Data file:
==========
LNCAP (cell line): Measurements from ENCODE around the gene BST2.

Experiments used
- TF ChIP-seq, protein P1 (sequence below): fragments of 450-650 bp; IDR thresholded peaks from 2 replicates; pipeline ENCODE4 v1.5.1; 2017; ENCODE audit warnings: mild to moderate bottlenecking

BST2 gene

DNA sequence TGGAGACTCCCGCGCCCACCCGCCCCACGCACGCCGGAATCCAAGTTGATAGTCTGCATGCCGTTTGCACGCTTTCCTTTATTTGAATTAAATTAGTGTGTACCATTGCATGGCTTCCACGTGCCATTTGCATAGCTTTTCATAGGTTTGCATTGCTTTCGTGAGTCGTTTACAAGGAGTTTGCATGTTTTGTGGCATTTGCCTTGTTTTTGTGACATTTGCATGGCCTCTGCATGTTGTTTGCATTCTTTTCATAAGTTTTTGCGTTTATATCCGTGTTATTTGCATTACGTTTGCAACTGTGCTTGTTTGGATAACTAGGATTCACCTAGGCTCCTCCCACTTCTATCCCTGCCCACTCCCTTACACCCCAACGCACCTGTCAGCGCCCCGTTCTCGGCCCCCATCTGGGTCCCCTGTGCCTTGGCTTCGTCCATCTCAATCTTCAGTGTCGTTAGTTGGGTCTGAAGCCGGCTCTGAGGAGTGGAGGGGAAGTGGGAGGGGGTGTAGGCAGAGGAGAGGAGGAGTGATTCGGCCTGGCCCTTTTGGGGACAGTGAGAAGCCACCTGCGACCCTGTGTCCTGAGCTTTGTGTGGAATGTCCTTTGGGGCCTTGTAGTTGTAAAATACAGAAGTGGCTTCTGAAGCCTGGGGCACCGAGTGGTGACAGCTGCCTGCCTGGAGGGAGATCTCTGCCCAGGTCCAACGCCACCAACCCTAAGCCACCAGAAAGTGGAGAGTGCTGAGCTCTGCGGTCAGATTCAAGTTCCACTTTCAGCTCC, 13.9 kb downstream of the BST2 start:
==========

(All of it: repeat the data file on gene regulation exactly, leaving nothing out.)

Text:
LNCAP (cell line): Measurements from ENCODE around the gene BST2.

Experiments used
- TF ChIP-seq, protein P1 (sequence below): fragments of 450-650 bp; IDR thresholded peaks from 2 replicates; pipeline ENCODE4 v1.5.1; 2017; ENCODE audit warnings: mild to moderate bottlenecking

BST2 gene

DNA sequence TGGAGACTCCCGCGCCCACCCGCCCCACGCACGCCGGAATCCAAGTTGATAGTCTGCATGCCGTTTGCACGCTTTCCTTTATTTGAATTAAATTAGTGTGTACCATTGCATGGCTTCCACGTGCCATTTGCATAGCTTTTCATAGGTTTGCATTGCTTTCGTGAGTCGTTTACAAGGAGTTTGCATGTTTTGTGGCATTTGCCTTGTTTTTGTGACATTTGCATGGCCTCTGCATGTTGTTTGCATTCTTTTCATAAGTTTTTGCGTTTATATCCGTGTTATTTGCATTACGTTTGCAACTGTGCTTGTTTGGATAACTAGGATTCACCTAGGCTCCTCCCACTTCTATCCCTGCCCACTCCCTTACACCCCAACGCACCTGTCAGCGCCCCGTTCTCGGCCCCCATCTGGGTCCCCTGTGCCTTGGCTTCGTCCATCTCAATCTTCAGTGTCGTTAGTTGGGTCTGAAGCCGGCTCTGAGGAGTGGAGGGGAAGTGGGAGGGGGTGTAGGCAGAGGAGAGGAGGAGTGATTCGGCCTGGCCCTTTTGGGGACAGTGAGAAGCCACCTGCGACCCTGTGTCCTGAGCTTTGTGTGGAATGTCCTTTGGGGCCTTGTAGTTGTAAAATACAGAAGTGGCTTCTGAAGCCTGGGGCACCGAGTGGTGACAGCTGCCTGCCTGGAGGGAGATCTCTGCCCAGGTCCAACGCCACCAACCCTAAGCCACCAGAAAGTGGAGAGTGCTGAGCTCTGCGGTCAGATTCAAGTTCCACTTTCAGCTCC, 13.9 kb downstream of the BST2 start: